Aggression has emerged as a social and public health issue that calls for advanced understanding, as well as the adoption of appropriate interventions. Its contemporary prominence has attracted an immense focus from social scientists and clinical experts. In explaining what aggression entails, the concerned groups have advanced diverse perspectives; on the one hand, theorists have always sought to explain why individuals express aggressive behavior as part of their core personality traits. On the other hand, biologists have been investigating possible neural basis of aggression, arguing that aggressive behavior is innate; whereas a majority of psychologists hold that aggression attitudes are a product of social and environmental interactions. Based on these diverse perspectives, an unprecedented debate, the nature versus nurture controversy, has emerged to explain the causes of aggression. Surprisingly, clear disagreements over the origin of aggression exist among psychologists. Some have upheld the tenets of psychodynamic approach to describe human aggressive behavior as an instinctive construct hence innate, whereas cognitive theorists hold that aggression is learnt. Despite the lack of consensus on the basis of human aggression, it is explicit that this behavior bears undesirable consequences. Of great concern is bullying, an aspect that has become a serious social problem among the global community, and which will be interrogated in depth in this discussion. According to Swearer, Wang, Berry and Myers (2014), bullying has emerged as a disastrous social relationship problem. In theory, bullying can be described as a form of aggression that is characterized by a systematic and repeated abuse of power (Ttofi, Farrington & Lösel, 2012). Over the past few decades, bullying has been blamed for an increase in suicidal cases and delinquency, especially among the youth (Carlyle & Steinman, 2007). In summary, this paper focuses on discussing the social psychological basis of bullying behavior in a manner that is consistent with the principles of aggression theories.
An informed discussion about the social psychological aspects of bullying can only be presented with a reflection on the negative consequences of bullying behavior. According to Poon (2016), bullying bears correlation with risk-taking behavior. It is worth noting that bullying and victimization have emerged as serious issues in the US education system. The raising cases of bullying in schools and colleges across the country reveal that the issue is approaching a catastrophic threshold. This explains the reason why the issue has attracted an immense attention from school administrators and other stakeholders including policy makers. However, some of its underlying forces that are responsible for the increase of this aggressive behavior have not yet been identified. Additionally, statistics associated with the extent of bullying exhibit some deficits. From a critical perspective, the prevalence of this behavior may be higher than it is reported in different reports. Only extreme cases of bullying are often reported with thousands of bullying cases remaining undocumented.
In this context, suicidal deaths, which have occurred over the past decade as consequences of bullying, show how this aggressive behavior is a serious social and public health problem. The earliest known case of suicidal bullying occurred in 1877 in which William Arthur Gibbs, a 12-year-old Sussex student, was bullied and beaten by his peers at Christ’s Hospital School. The incidence caused an immense outcry in the public, prompting the government to launch an official inquiry that revealed bullying as the cause of Gibbs’ death (Lionel, 2002). Since then, cases of bullying leading to death have been reported over the century until recently. One of the most alarming cases of bullying was the Jadin Bell’s suicide in 2013. Bell was a 15-year-old youth from Oregon who committed suicide by strangulation after being bullied at La Grande High School where he had enrolled as a sophomore student. It is believed that he became a victim of bullying due to his sexual orientation as a gay. In school, he experienced bullying in person, as well as cyberbullying; experiences that have depressive consequences leading to his decision to commit suicide. The death of Bell at the hospital’s emergency room after the termination of life support attracted widespread media coverage. It awakened the debate on gay bullying and its disastrous effects on youths (Associated Press, 2013).Recently, cases of bullying-related suicides have attracted an unprecedented media attention. Since 2010, numerous bullying-related suicides have occurred. One of the most shocking cases is that of Phoebe Prince, which occurred in 2010. Prince was a Massachusetts high school student who was aged 15 years. She is reported to have experienced both cyberbullying and school bullying; experiences that led to her suicide. Prince hanged herself after episodes of bullying just months after she had moved to South Hadley, Massachusetts from Ireland. As an international student, her classmates welcomed her with bullying, an incident that attracted international attention. The issue of school bullying was reported to have reached a catastrophic threshold. As a result, Massachusetts State responded by prosecuting the bullies who were charged with violation of civil rights (Eckholm & Zezima, 2010). In order to curb the social vice, the state established an anti-bullying task force, leading to the introduction of strict anti-bullying legislations (Bierman, 2010).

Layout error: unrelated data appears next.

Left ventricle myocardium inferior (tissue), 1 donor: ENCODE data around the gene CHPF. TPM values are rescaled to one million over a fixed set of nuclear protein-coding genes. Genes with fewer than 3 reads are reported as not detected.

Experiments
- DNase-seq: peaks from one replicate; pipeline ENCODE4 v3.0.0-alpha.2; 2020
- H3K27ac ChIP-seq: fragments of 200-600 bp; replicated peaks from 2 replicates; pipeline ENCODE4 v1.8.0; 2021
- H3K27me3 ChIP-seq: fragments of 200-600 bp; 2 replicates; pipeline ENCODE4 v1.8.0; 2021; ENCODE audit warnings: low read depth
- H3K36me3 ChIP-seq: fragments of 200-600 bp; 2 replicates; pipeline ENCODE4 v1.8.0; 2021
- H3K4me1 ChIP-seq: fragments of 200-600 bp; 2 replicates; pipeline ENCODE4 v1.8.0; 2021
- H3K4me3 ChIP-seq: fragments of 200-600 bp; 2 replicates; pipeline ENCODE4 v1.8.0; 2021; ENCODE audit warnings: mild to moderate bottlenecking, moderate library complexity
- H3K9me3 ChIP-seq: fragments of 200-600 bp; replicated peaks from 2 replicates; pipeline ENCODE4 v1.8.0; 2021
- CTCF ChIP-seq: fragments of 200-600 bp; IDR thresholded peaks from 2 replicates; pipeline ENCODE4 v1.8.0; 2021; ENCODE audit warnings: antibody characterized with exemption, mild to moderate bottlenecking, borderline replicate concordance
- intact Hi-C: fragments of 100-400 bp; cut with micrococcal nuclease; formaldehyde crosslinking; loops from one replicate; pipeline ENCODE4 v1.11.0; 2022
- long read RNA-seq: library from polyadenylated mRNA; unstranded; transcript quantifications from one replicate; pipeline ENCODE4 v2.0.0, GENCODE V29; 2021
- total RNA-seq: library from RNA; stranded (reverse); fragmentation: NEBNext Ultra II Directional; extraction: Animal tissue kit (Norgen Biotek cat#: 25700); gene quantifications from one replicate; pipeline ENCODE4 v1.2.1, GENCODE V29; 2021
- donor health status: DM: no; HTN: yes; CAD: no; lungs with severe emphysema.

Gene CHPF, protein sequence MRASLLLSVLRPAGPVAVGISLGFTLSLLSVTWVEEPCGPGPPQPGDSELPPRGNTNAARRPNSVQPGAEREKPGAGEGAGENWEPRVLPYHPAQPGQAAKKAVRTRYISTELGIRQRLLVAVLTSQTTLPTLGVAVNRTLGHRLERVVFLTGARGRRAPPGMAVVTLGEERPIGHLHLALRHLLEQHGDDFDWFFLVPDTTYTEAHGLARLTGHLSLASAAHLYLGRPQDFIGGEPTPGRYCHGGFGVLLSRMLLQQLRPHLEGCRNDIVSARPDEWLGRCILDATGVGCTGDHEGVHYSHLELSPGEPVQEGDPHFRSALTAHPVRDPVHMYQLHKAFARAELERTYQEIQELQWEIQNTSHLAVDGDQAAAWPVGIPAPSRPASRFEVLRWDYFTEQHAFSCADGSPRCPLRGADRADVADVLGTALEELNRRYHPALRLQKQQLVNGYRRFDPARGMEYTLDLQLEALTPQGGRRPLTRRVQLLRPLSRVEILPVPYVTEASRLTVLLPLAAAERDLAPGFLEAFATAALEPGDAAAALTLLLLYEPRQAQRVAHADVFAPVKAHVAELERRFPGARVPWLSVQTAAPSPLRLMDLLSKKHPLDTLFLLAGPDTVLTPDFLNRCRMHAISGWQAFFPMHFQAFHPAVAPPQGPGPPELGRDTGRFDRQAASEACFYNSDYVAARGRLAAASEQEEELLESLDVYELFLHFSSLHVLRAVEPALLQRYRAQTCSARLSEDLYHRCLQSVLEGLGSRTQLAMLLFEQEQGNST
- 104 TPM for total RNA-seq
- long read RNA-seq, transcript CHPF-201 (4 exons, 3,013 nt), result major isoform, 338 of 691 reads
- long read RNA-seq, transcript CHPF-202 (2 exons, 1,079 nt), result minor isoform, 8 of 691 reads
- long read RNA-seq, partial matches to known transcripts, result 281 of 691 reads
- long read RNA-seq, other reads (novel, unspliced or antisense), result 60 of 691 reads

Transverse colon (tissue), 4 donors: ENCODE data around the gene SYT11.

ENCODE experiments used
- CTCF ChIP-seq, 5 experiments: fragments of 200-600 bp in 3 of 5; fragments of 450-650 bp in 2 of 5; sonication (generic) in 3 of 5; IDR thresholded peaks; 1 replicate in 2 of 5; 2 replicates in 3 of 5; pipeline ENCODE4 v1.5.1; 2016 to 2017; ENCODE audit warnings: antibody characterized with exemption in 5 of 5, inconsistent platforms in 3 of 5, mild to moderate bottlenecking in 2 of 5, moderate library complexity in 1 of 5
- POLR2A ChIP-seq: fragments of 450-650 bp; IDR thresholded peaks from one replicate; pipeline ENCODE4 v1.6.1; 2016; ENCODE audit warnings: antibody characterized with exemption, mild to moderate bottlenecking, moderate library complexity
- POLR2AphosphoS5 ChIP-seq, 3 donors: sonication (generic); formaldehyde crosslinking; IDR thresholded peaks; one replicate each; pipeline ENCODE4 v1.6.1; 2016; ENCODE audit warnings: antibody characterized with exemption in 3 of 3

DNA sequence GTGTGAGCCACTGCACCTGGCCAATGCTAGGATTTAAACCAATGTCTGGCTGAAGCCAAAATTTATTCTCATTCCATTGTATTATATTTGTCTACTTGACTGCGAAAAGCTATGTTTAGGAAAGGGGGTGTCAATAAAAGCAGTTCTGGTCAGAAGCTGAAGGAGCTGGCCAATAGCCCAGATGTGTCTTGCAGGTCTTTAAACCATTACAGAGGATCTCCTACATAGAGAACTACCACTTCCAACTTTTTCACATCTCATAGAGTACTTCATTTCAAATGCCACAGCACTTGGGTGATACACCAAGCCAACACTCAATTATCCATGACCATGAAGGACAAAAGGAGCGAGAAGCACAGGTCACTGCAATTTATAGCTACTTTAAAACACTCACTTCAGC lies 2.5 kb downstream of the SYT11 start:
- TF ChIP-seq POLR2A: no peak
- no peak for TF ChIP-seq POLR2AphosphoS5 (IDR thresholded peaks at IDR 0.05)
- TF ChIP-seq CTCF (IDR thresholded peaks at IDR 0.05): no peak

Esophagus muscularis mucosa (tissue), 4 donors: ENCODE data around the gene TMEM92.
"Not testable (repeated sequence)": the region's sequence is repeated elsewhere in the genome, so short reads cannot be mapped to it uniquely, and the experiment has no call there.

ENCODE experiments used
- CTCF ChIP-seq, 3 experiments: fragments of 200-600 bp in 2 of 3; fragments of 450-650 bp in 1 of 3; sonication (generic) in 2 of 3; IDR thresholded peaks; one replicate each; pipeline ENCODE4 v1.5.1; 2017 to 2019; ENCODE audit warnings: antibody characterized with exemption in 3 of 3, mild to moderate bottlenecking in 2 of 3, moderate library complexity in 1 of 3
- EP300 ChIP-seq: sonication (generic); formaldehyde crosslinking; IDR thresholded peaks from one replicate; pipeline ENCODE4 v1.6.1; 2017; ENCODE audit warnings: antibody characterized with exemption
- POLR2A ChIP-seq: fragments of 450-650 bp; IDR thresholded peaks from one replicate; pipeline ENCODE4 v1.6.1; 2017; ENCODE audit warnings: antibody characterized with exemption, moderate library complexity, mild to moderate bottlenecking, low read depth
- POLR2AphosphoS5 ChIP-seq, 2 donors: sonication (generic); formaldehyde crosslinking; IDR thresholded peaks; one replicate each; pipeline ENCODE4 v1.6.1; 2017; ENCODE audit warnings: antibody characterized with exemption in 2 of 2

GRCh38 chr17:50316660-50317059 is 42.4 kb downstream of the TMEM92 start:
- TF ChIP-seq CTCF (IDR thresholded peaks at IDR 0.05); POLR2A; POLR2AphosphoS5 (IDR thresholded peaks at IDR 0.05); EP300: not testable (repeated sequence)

Elsewhere in Canada, suicides related to bullying have also been reported. An outstanding example is that of Amanda Todd, a 15-year-old high school girl, who hung herself due to cyberbullying and school bullying. Todd is reported to have experienced bullying at CABE Secondary school in Coquitlam, Canada. Investigations into her death prompted the Canadian legislature to increase support and funding for anti-bullying interventions. Additionally, there were proposals to criminalize cyberbullying as a way of curbing the aggressive behavior. These are just a few examples of bullying outcomes. The vice is widespread across the globe, cutting across ages, race, ethnicity, and social settings. Additionally, social change of the global population seems to be playing a key role in the increase of bullying behavior. This can be evidenced by increased incidences of bullying among the LGBT community. Waves of bullying of LGBT youths have been attracting media attention over the past decade. Consequently, this aspect seems to awaken sexism debate in the country.